I also was able to see Tony La Russa on many occasions at Minute Maid Park when he was manager of the St. Louis Cardinals. In total La Russa managed for 33 seasons with 17 seasons in the American League and 16 seasons in the National League.

In total Tony La Russa managed for 33 seasons with 17 seasons in the American League and 16 seasons in the National League. Hall of Famer Sparky Anderson is the only other manager to win World Series in both leagues.
In total Tony La Russa managed for 33 seasons with 17 seasons in the American League and 16 seasons in the National League. Hall of Famer Sparky Anderson is the only other manager to win World Series in both leagues.

La Russa seized the opportunity to go out on top when he retired shortly after guiding the St. Louis Cardinals to their second World Series title under his watch in 2011. In addition to his two titles with St. Louis La Russa also won the World Series in 1989 with the Oakland Athletics and joined Hall of Famer Sparky Anderson as the only managers to win World Series in both leagues.

Of course one could also say that Sparky deserves a spot on the Mount Rushmore of managers based on his stellar career as well but let us not muddy the waters before getting to the last candidate for granite infamy.

Joe Torre managed 17 seasons in the National League and 12 with the Yankees in the American League. Like Cox Torre managed the Atlanta Braves, and like La Russa Torre managed the St. Louis Cardinals.

Although Torre’s success with the Braves and Cardinals was nowhere near the level that Cox and La Russa had with those organizations he did eventually find a favorable situation in New York.

Joe Torre began his career as a manager with the New York Mets and had an 894-1,003 managerial record over 14 seasons with the Mets, Cardinals and Braves when he joined the Yankees. During a 12-year run with the New York Yankees that started in 1996 Torre’s teams earned four World Series titles in his first five seasons, six American League pennants in eight years, and compiled a record of 1,173-767.
Joe Torre began his career as a manager with the New York Mets and had an 894-1,003 managerial record over 14 seasons with the Mets, Cardinals and Braves when he joined the Yankees. During a 12-year run with the New York Yankees that started in 1996 Torre’s teams earned four World Series titles in his first five seasons, six American League pennants in eight years, and compiled a record of 1,173-767.

Torre began his career as a manager with the New York Mets and had an 894-1,003 managerial record over 14 seasons with the Mets, Cardinals and Braves when he joined the Yankees.

During a 12-year run with the New York Yankees that started in 1996 Torre’s teams earned four World Series titles in his first five seasons, six American League pennants in eight years, and compiled a record of 1,173-767.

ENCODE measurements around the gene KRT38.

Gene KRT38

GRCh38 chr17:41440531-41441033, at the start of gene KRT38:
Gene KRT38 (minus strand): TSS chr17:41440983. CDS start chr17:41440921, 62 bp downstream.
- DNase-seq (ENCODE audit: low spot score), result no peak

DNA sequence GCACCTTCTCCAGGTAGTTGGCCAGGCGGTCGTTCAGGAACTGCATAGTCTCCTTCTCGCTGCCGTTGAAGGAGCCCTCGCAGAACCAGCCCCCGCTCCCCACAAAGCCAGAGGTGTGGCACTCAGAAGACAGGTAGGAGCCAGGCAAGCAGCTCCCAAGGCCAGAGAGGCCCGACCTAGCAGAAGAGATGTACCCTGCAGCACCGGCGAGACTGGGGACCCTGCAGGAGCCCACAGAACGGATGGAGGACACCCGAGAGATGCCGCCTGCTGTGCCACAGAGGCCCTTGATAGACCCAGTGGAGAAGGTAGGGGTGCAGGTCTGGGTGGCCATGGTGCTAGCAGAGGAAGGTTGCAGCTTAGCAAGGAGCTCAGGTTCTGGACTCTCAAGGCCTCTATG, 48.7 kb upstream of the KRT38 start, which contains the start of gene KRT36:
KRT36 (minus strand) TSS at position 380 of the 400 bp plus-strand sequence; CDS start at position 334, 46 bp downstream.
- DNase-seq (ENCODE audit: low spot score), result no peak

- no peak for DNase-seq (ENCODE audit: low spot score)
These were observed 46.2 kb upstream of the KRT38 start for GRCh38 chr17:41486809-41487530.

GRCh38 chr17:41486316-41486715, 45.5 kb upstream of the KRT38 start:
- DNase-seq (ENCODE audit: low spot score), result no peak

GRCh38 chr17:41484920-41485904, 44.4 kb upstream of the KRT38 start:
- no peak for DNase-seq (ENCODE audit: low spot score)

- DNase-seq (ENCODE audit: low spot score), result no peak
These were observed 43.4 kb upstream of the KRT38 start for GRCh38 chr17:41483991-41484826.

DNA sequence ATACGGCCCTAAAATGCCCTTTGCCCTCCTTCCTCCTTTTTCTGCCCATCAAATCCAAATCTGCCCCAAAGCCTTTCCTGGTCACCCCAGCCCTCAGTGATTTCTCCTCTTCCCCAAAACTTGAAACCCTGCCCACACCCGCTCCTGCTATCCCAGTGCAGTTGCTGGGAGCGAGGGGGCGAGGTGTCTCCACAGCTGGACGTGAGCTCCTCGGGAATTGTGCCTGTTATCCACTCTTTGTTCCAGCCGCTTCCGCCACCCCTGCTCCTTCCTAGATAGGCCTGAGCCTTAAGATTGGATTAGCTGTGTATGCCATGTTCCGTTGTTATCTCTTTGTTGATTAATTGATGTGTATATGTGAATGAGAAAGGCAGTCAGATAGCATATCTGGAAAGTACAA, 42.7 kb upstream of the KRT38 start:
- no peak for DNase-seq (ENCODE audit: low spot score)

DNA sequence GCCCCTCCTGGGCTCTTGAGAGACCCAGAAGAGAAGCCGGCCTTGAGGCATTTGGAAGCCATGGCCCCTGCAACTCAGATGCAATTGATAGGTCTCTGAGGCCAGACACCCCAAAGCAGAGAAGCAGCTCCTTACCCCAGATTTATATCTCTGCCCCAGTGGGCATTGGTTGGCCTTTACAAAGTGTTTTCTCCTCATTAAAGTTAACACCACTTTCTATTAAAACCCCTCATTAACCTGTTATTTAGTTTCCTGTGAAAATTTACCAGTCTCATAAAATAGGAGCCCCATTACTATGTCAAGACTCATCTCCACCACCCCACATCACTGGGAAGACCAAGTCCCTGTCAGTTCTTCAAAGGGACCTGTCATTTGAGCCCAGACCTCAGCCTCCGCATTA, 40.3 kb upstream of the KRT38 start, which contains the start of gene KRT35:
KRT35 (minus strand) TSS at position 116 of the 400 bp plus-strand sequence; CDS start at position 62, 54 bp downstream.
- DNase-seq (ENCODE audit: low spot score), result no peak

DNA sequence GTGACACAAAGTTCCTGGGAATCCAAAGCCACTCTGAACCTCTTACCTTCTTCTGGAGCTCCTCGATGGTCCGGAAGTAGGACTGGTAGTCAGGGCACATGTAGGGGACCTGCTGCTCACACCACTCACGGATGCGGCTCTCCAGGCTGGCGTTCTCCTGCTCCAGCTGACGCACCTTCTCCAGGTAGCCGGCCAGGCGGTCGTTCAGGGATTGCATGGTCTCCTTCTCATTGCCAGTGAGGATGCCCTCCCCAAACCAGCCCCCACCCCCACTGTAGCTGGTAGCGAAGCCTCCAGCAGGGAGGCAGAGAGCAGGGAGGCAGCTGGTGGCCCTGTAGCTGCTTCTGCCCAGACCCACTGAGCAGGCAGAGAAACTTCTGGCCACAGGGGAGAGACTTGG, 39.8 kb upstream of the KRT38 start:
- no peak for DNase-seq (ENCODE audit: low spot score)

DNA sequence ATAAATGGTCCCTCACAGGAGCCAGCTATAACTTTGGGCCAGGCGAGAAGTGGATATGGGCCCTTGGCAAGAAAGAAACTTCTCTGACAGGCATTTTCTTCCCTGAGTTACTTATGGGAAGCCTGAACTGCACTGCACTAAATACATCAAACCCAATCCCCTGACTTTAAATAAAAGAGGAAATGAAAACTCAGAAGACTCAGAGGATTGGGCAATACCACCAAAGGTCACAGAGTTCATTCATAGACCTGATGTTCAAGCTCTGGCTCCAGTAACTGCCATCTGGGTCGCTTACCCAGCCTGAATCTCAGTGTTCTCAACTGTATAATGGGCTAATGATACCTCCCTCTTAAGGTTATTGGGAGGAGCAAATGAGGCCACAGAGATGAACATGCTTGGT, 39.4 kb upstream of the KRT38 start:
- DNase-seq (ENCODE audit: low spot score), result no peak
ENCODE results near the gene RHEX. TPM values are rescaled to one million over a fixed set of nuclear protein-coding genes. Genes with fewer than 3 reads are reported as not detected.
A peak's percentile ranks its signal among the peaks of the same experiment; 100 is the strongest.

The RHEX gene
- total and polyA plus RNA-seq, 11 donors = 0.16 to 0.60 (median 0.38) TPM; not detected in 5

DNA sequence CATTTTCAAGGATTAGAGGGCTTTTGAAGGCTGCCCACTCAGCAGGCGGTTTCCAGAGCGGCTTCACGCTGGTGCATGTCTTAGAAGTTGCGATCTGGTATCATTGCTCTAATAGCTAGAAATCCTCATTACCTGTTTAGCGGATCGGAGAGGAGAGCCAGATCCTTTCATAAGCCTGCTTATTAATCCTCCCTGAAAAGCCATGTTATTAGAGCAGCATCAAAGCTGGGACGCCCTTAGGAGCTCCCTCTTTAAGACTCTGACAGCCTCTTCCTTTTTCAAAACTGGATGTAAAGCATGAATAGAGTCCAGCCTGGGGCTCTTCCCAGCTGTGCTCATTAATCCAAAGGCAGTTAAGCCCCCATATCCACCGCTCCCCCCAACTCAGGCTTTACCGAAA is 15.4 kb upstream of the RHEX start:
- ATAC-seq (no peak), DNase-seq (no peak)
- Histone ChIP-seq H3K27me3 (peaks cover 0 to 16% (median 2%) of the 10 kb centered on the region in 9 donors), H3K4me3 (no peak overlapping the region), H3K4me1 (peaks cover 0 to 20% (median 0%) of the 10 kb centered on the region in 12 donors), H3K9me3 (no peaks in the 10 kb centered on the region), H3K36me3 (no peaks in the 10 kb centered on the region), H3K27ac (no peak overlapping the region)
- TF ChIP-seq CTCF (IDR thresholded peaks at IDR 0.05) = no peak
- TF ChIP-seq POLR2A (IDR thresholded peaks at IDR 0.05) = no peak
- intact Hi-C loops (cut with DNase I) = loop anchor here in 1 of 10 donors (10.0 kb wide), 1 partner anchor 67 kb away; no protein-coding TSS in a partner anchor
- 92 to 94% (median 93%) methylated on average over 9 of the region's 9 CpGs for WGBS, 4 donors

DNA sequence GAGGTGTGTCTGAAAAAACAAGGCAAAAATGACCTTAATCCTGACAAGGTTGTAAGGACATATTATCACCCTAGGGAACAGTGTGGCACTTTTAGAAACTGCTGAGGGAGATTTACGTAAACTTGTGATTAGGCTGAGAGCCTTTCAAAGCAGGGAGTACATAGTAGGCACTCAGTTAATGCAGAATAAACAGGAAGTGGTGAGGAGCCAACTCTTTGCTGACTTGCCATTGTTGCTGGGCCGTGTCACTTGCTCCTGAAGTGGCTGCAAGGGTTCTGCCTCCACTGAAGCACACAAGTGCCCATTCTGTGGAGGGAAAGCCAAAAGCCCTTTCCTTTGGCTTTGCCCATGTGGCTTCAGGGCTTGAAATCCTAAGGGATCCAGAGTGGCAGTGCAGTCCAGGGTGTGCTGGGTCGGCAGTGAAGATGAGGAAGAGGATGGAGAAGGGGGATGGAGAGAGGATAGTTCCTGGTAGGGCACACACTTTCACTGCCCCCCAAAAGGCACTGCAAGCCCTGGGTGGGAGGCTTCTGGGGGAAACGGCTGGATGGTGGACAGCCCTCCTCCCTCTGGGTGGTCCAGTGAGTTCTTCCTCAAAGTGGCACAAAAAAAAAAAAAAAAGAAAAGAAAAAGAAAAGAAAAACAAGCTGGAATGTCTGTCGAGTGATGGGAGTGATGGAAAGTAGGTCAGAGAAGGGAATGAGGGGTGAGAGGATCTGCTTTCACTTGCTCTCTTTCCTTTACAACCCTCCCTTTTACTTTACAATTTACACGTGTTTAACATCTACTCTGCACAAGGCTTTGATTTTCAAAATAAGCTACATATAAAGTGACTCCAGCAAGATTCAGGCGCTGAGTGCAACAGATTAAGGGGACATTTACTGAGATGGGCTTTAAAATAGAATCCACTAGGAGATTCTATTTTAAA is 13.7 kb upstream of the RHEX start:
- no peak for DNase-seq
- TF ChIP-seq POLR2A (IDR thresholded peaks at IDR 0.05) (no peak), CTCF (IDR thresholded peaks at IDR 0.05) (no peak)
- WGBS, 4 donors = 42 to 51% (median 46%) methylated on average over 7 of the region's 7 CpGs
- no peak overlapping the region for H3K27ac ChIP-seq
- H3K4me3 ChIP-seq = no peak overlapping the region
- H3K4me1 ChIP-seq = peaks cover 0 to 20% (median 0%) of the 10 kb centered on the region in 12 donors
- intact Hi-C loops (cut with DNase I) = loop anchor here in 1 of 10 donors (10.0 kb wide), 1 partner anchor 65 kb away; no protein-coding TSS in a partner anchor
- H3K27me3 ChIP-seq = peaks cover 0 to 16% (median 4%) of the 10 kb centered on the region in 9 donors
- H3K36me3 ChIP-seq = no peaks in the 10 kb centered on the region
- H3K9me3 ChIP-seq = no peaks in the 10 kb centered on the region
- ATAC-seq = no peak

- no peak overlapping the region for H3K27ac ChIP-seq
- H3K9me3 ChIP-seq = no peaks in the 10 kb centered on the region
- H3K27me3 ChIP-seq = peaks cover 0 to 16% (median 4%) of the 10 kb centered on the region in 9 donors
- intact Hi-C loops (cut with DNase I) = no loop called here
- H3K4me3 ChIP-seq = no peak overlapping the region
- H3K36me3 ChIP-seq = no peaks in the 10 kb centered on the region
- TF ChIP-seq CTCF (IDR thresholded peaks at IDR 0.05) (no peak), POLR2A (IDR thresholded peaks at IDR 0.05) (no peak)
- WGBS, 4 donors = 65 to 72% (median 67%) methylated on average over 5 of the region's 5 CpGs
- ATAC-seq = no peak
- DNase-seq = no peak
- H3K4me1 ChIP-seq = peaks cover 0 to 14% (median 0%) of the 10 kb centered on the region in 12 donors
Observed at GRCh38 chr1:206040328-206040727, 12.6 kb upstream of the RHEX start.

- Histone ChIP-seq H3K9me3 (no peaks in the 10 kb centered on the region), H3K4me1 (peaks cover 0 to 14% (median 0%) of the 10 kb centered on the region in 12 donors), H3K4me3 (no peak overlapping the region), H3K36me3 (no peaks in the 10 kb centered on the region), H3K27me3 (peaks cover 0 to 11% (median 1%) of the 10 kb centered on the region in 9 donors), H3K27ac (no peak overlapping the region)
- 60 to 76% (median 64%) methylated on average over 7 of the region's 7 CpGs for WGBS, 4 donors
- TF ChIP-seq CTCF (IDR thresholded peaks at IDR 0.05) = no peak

Although I was never able to see Torre in person when he was with the Yankees I did get to see his team in action when he was with the Los Angeles Dodgers where he won two NL West crowns before retiring after the 2010 season.

So there you have it, three newly minted Hall of Famers and three former managers who careers are worthy of carving into stone.

Let the arguments continue over the Mount Rushmore of managers. For me my mountain is set. One might go so far as say it is written in stone.

Now if you’ll excuse me, I need to start planning the next group of people that should be etched into granite. Quint, we’re going to need a bigger mountain.

Copyright 2013 R. Anderson

Southpaw Flashback: Visit from Berkman and Oswalt Reminds of What Was, Points to What Could be Again

Editor’s Note:  For the remainder of June we will be counting down our 10 favorite columns as we celebrate summer vacation. Coming in at number 10 on our countdown is a column from April 7, 2014 outlining the retirement of two Astros legends, Lance Berkman and Roy Oswalt. 

Once upon a time the Houston Astros were a yearly visitor to a magical land known as the Major League Baseball Postseason.

Looking at the past few years that statement may seem like a fairy tale but I assure you it is true. One need only look in the record books to see for themselves.

From 1997 to 2005 the Astros only missed the postseason three times and captured the National League Pennant in 2005.

Long Time Houston Astro Lance Berkman retired during a pregame ceremony Saturday night at Minute Maid Ballpark. Photo R. Anderson
Long Time Houston Astro Lance Berkman retired during a pregame ceremony Saturday night at Minute Maid Ballpark.
Photo R. Anderson

Granted, it has been eight years and counting since the last postseason appearance by the Astros but during those heydays of yore men like Lance Berkman and Roy Oswalt gave the fans something to cheer about as they packed into Minute Maid Park shoulder to shoulder.

Saturday night the fans were once again chanting for Berkman and Oswalt as both men retired from Major League Baseball as members of the team that drafted them by signing one day contracts.

The ceremony was certainly bittersweet for many of the long time fans who donned their Berkman and Oswalt shirts once more as they watched the two men ride off into the sunset during a pregame ceremony.

During much of his time in Houston Lance Berkman's biggest fans the Little Pumas stood in the outfield in their furry puma suits. Saturday night the suits came out of the closet for one more time. Photo R. Anderson
During much of his time in Houston Lance Berkman’s biggest fans the Little Pumas stood in the outfield in their furry puma suits. Saturday night the suits came out of the closet for one more time.